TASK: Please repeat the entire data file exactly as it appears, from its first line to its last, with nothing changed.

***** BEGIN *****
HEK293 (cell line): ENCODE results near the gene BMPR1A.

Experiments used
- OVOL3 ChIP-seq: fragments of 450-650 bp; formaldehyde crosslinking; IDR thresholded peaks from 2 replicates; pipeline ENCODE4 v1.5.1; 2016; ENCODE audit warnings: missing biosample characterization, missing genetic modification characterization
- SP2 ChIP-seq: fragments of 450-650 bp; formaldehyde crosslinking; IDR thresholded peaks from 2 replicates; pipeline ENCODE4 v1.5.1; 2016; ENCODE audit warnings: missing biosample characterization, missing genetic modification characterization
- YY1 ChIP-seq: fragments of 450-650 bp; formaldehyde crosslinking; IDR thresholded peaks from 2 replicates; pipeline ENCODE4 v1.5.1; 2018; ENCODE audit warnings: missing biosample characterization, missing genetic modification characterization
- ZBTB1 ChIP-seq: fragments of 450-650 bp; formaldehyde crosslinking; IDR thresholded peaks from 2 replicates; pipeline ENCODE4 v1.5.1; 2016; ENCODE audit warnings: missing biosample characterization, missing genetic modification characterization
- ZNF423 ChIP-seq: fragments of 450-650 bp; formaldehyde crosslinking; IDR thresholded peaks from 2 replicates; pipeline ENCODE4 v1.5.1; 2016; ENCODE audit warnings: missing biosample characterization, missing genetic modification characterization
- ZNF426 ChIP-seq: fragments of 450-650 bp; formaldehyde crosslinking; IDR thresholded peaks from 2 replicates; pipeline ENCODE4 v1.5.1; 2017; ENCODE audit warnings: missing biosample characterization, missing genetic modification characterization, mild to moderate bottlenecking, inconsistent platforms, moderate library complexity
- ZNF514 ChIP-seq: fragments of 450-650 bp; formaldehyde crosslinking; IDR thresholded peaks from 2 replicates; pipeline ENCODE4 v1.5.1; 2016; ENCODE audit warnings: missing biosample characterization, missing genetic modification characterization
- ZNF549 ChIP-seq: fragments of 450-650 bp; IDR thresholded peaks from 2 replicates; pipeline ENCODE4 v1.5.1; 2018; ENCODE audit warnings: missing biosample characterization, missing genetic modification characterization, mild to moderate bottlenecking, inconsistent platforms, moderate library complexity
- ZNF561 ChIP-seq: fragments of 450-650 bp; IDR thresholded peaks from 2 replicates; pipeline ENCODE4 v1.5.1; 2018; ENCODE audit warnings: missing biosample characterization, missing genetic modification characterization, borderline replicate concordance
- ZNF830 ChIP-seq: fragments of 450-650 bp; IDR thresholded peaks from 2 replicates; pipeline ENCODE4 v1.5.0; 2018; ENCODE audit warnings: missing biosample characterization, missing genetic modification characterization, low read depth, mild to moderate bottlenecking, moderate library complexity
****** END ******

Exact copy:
HEK293 (cell line): ENCODE results near the gene BMPR1A.

Experiments used
- OVOL3 ChIP-seq: fragments of 450-650 bp; formaldehyde crosslinking; IDR thresholded peaks from 2 replicates; pipeline ENCODE4 v1.5.1; 2016; ENCODE audit warnings: missing biosample characterization, missing genetic modification characterization
- SP2 ChIP-seq: fragments of 450-650 bp; formaldehyde crosslinking; IDR thresholded peaks from 2 replicates; pipeline ENCODE4 v1.5.1; 2016; ENCODE audit warnings: missing biosample characterization, missing genetic modification characterization
- YY1 ChIP-seq: fragments of 450-650 bp; formaldehyde crosslinking; IDR thresholded peaks from 2 replicates; pipeline ENCODE4 v1.5.1; 2018; ENCODE audit warnings: missing biosample characterization, missing genetic modification characterization
- ZBTB1 ChIP-seq: fragments of 450-650 bp; formaldehyde crosslinking; IDR thresholded peaks from 2 replicates; pipeline ENCODE4 v1.5.1; 2016; ENCODE audit warnings: missing biosample characterization, missing genetic modification characterization
- ZNF423 ChIP-seq: fragments of 450-650 bp; formaldehyde crosslinking; IDR thresholded peaks from 2 replicates; pipeline ENCODE4 v1.5.1; 2016; ENCODE audit warnings: missing biosample characterization, missing genetic modification characterization
- ZNF426 ChIP-seq: fragments of 450-650 bp; formaldehyde crosslinking; IDR thresholded peaks from 2 replicates; pipeline ENCODE4 v1.5.1; 2017; ENCODE audit warnings: missing biosample characterization, missing genetic modification characterization, mild to moderate bottlenecking, inconsistent platforms, moderate library complexity
- ZNF514 ChIP-seq: fragments of 450-650 bp; formaldehyde crosslinking; IDR thresholded peaks from 2 replicates; pipeline ENCODE4 v1.5.1; 2016; ENCODE audit warnings: missing biosample characterization, missing genetic modification characterization
- ZNF549 ChIP-seq: fragments of 450-650 bp; IDR thresholded peaks from 2 replicates; pipeline ENCODE4 v1.5.1; 2018; ENCODE audit warnings: missing biosample characterization, missing genetic modification characterization, mild to moderate bottlenecking, inconsistent platforms, moderate library complexity
- ZNF561 ChIP-seq: fragments of 450-650 bp; IDR thresholded peaks from 2 replicates; pipeline ENCODE4 v1.5.1; 2018; ENCODE audit warnings: missing biosample characterization, missing genetic modification characterization, borderline replicate concordance
- ZNF830 ChIP-seq: fragments of 450-650 bp; IDR thresholded peaks from 2 replicates; pipeline ENCODE4 v1.5.0; 2018; ENCODE audit warnings: missing biosample characterization, missing genetic modification characterization, low read depth, mild to moderate bottlenecking, moderate library complexity